NASA's Ingenuity helicopter captures Martian sunset
NASA's Ingenuity Mars helicopter captured a shot of a sunset on the Red Planet, during its 45th flight
NASA's Ingenuity Mars helicopter captured a shot of a sunset on the Red Planet, during its 45th flight.
The little chopper's high-resolution colour camera captured the Sun on February 22, Space.com reported.
The image shows the sun hanging slightly above the horizon of hilltops in the distance, caught in the process of setting on Ingenuity's 714th Martian day, or sol.
The rays shining across the photograph help illuminate the rolling alien landscape of sand and rocks inside Jezero Crater.
Ingenuity helicopter landed with NASA's Perseverance rover on the floor of Jezero Crater on February 18, 2021. It became the first rotorcraft ever to make powered flight beyond Earth.
Weighing just 1.8 kilograms, it has proved that aerial exploration is possible on Mars despite the planet's thin atmosphere.
It was originally tasked with only a few test flights to prove its pioneering technology, but it has exceeded NASA's expectations.
Ingenuity has now flown a total of 46 times, with an accumulated distance of 10.1 km, Space.com reported. Flights 45 and 46 occurred just three days apart, on February 22 and 25.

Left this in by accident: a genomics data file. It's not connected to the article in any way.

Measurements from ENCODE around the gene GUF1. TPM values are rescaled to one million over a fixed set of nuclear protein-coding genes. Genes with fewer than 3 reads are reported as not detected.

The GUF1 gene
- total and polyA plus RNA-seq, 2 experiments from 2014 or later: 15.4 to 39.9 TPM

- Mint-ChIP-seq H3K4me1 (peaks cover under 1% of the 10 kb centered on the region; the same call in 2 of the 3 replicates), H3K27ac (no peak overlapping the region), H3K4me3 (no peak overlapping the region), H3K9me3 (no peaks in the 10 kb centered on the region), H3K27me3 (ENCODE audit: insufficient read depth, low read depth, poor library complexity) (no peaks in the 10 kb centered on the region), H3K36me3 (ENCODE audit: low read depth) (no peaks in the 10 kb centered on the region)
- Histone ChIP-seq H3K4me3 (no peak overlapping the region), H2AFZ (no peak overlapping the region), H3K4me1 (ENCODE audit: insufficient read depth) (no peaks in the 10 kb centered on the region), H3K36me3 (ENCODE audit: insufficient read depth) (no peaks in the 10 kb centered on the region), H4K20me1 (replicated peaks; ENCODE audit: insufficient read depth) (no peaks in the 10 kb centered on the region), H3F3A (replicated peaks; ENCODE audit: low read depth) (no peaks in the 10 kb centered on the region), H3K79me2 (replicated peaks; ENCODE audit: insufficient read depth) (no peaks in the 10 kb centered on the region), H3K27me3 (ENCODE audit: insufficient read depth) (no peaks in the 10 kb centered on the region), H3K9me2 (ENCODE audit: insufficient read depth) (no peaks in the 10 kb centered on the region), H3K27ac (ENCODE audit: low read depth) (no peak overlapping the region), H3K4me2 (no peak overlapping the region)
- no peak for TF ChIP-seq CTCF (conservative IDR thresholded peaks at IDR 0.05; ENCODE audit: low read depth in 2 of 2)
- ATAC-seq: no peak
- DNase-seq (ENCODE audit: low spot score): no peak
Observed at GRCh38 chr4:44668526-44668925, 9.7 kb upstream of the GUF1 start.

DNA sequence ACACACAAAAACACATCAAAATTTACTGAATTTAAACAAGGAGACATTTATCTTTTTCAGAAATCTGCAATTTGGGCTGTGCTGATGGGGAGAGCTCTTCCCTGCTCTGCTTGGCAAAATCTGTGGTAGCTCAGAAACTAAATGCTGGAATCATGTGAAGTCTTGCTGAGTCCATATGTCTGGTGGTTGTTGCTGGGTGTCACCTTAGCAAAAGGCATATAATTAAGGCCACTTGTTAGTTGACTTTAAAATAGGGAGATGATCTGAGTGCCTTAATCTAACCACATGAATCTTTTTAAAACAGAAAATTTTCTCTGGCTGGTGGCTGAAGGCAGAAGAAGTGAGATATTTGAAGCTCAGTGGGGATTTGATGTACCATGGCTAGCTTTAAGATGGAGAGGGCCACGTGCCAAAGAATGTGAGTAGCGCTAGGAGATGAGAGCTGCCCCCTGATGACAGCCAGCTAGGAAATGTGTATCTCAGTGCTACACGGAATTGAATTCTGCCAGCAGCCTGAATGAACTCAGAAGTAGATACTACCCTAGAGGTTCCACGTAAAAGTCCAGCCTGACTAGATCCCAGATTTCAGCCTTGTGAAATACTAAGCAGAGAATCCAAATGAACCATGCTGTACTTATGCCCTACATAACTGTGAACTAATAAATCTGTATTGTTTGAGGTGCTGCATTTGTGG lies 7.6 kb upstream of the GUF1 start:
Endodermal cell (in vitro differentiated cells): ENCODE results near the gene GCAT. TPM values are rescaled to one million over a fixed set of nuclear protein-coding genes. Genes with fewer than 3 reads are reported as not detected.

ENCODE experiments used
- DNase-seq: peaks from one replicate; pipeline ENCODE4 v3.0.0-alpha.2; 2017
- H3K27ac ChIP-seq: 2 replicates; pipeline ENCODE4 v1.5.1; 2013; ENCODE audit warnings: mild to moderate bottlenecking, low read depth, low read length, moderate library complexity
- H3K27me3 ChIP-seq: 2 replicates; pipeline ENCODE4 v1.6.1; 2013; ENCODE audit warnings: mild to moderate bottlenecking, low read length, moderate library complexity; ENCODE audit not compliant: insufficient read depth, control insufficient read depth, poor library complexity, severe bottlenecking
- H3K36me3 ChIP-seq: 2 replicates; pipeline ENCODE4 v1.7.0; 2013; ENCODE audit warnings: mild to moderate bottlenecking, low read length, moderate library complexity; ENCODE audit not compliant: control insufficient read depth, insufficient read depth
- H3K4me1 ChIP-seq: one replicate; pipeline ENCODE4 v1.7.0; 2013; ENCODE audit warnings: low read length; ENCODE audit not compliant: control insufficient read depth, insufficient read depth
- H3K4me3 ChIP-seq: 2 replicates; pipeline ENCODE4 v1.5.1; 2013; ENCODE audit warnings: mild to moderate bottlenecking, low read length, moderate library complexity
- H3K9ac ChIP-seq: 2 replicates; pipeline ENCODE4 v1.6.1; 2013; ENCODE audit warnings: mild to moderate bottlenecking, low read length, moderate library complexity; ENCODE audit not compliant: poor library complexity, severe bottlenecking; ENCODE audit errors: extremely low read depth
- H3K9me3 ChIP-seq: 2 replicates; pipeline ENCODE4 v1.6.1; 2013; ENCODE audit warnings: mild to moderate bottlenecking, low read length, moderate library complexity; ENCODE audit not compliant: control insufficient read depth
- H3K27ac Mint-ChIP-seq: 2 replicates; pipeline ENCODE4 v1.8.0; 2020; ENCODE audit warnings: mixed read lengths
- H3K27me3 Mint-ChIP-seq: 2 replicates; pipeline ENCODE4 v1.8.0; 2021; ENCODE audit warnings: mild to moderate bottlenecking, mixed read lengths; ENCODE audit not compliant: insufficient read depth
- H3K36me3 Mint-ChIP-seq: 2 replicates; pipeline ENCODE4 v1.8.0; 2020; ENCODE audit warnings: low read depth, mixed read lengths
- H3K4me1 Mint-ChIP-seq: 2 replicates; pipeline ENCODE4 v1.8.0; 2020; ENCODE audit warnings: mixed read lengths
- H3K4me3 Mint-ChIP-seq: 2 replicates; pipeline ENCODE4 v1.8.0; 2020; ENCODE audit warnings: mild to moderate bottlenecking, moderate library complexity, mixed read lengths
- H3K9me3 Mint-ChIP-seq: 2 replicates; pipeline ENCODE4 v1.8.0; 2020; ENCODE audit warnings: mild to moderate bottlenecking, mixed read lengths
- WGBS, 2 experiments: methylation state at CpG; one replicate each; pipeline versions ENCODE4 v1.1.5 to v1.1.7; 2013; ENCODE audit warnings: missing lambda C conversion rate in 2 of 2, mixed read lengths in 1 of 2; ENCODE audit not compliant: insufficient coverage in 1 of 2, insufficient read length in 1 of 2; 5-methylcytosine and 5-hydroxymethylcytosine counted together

Ingenuity's high-resolution colour camera is angled 22 degrees below the horizon. As a result, images relayed back to NASA are primarily focused at the ground, searching for interesting geological features and potential obstacles ahead.
Occasionally, however, it captures a sliver of Martian sky, giving a whole new perspective on the Red Planet.
Recently, NASA's Curiosity rover captured first-ever "sun rays" on Mars.
The rays were imaged as the Sun descended over the horizon on February 2, with "rays of light illuminated a bank of clouds".
These are also known as crepuscular rays, from the Latin word for "twilight."
"It was the first time sun rays have been so clearly viewed on Mars," according to NASA.
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